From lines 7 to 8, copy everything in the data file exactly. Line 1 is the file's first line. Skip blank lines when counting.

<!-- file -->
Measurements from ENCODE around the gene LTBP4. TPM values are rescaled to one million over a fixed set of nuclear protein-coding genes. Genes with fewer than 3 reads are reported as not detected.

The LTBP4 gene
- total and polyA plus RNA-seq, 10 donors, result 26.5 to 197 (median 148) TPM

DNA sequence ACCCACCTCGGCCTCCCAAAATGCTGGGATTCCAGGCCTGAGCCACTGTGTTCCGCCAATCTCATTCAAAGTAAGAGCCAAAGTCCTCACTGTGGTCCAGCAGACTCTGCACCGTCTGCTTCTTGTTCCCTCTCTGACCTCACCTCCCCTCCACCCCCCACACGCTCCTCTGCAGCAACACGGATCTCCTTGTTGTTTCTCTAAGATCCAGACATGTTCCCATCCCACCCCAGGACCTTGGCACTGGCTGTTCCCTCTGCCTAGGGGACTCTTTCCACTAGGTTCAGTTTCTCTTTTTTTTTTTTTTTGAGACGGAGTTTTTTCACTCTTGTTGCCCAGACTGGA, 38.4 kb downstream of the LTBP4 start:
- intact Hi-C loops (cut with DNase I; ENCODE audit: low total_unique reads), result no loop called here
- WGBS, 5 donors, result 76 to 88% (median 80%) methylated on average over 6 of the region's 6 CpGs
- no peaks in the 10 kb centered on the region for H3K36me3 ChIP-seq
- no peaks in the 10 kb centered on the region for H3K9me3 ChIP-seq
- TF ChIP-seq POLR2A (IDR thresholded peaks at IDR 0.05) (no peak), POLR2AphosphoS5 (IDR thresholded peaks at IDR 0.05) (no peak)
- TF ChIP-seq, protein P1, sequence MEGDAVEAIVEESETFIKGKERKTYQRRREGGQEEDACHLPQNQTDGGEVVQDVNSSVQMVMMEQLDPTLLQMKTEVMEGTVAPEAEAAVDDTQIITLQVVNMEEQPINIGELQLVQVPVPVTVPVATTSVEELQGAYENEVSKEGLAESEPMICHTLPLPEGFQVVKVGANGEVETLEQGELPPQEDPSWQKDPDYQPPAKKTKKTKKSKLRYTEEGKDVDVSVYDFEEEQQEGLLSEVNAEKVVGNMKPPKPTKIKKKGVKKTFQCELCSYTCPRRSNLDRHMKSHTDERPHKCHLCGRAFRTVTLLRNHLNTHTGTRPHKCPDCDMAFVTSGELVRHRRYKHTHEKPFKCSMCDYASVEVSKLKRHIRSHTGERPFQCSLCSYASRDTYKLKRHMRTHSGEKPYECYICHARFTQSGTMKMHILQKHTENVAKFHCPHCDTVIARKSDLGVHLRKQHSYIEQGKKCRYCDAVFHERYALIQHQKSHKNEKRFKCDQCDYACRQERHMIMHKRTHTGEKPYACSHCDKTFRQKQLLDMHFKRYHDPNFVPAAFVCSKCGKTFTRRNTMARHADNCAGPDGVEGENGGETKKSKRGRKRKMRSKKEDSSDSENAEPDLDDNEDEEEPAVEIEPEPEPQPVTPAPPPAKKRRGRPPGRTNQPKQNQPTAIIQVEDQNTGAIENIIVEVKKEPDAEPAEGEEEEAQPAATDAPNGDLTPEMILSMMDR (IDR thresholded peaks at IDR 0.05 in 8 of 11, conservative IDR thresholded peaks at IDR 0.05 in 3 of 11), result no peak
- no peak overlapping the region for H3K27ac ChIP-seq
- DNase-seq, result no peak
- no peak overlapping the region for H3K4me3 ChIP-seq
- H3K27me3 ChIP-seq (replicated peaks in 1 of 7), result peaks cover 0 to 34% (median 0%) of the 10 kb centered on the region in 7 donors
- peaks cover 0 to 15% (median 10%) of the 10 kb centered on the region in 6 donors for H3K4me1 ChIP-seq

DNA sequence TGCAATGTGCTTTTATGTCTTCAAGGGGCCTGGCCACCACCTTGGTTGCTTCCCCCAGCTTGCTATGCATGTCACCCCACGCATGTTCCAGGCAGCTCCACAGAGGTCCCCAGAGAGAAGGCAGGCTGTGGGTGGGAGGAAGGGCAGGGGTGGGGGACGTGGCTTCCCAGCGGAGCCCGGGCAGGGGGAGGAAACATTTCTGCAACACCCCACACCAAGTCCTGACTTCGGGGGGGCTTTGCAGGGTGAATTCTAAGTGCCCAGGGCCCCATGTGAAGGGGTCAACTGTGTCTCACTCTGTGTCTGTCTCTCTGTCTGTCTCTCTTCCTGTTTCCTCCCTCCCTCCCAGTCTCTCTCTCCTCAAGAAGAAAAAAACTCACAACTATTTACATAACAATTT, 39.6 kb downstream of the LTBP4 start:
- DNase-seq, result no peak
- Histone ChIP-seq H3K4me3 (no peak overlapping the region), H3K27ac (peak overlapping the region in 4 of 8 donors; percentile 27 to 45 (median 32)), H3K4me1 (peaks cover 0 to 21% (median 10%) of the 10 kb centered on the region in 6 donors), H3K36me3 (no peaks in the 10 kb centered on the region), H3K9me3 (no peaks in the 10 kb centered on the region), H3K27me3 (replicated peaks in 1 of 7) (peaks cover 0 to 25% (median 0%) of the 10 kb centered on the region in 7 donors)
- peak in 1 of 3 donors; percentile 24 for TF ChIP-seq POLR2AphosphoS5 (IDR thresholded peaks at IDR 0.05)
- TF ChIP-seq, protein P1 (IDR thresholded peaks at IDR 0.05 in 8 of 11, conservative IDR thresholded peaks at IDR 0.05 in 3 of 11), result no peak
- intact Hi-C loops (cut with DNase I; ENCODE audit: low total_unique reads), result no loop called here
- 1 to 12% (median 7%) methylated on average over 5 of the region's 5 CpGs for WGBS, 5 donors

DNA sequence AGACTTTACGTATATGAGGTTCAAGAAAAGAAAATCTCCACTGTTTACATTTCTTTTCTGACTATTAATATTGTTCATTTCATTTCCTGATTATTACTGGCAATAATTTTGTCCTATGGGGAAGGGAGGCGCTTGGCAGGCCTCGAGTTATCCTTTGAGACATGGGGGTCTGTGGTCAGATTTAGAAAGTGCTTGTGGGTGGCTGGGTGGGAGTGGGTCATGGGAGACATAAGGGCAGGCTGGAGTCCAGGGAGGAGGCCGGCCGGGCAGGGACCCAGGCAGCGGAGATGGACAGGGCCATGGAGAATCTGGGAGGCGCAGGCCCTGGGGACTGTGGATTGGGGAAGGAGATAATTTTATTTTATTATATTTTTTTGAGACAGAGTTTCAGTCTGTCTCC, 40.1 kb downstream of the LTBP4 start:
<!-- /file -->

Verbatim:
- no peaks in the 10 kb centered on the region for H3K36me3 ChIP-seq
- no peaks in the 10 kb centered on the region for H3K9me3 ChIP-seq